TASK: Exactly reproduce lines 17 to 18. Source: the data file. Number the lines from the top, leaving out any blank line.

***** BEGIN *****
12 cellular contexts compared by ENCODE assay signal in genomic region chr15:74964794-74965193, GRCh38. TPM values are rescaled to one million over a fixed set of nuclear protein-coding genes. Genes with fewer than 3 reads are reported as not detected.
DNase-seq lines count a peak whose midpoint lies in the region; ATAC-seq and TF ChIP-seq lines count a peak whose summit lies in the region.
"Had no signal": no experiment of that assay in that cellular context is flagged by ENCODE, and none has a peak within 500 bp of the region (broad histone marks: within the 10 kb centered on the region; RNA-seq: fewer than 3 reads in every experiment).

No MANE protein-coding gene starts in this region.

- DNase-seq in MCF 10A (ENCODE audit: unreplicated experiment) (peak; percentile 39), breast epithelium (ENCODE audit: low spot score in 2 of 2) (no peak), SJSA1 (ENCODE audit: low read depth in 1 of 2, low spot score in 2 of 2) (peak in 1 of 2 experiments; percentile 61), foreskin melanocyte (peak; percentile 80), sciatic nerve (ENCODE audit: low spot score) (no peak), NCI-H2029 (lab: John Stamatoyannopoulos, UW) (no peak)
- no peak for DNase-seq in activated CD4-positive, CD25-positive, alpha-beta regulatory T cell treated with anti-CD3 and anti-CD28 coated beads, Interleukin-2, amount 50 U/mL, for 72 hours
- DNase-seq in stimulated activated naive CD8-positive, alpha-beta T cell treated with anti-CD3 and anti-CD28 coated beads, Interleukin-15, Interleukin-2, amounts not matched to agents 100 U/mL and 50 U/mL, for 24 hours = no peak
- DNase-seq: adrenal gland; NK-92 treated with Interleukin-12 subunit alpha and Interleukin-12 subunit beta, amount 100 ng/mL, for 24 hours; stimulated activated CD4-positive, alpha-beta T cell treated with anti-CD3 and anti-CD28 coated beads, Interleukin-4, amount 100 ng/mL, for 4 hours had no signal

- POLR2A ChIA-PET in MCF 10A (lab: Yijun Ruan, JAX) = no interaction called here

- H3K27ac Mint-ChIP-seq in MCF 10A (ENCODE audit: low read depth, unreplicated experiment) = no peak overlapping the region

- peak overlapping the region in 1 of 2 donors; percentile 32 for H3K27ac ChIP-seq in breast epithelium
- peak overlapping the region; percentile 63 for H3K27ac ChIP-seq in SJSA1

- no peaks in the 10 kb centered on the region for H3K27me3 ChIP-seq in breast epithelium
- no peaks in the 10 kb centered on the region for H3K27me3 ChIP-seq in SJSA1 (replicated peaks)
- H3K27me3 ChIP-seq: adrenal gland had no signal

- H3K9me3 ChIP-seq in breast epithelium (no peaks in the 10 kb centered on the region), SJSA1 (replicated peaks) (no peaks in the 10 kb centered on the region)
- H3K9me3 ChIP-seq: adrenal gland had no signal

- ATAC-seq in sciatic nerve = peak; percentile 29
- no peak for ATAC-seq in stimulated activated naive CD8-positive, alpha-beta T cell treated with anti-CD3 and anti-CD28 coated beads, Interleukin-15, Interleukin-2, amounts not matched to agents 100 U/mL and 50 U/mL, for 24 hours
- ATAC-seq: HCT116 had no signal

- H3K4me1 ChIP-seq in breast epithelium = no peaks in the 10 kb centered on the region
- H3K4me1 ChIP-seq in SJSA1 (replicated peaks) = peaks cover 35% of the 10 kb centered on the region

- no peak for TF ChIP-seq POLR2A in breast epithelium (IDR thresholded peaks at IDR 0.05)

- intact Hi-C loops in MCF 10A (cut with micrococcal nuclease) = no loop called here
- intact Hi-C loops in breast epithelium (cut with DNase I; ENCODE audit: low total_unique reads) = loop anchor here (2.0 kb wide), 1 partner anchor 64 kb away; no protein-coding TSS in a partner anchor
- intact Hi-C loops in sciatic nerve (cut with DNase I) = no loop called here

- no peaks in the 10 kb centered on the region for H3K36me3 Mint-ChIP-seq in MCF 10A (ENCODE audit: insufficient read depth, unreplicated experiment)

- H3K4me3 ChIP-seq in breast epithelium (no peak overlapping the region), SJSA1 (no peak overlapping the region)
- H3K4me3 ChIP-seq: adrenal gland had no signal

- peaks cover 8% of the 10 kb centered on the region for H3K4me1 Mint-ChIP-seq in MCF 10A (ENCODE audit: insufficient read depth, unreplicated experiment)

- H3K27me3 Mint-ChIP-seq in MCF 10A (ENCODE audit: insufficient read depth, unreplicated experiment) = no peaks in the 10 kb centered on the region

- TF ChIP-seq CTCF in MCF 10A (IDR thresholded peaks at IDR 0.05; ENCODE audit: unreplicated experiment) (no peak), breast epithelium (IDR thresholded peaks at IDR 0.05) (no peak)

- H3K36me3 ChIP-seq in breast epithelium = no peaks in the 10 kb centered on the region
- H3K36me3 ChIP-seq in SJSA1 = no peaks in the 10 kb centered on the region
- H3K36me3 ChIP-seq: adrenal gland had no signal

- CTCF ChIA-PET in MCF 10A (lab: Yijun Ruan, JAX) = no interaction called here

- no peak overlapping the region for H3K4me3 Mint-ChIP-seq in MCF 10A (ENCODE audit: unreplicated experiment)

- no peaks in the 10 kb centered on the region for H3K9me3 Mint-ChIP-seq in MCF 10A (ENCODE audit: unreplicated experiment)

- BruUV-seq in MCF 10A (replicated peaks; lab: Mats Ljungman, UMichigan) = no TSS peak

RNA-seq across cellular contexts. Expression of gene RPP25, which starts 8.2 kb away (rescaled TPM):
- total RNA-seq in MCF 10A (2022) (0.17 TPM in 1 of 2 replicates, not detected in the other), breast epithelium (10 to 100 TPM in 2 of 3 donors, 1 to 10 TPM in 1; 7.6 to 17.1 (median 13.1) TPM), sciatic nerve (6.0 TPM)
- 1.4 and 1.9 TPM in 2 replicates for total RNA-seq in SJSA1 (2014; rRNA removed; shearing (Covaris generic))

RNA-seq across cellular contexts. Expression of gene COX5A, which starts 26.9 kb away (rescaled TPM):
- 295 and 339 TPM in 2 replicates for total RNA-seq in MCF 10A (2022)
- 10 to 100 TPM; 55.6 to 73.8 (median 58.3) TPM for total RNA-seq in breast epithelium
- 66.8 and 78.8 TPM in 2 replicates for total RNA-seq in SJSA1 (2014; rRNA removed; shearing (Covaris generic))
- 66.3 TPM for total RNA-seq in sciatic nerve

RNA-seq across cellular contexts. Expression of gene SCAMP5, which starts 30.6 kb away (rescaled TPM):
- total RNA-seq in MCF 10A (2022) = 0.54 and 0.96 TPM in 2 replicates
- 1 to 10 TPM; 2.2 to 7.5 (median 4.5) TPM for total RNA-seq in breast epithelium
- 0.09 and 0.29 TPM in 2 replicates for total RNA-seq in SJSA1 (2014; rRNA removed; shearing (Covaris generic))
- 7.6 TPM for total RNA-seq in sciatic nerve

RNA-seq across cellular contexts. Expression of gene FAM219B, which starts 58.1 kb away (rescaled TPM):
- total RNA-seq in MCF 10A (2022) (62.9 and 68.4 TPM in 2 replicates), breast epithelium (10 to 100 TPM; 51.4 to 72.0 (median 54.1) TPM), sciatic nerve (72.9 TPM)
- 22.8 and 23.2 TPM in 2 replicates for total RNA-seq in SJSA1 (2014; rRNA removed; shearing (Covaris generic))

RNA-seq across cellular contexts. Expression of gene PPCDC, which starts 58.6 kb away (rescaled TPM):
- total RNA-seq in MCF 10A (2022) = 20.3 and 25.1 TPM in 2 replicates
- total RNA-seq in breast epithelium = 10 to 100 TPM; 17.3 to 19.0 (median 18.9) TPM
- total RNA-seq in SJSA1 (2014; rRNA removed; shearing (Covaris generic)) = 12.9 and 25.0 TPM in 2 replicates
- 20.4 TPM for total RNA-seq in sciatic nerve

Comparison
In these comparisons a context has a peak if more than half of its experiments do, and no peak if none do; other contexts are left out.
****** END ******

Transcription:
- H3K9me3 ChIP-seq: adrenal gland had no signal

- ATAC-seq in sciatic nerve = peak; percentile 29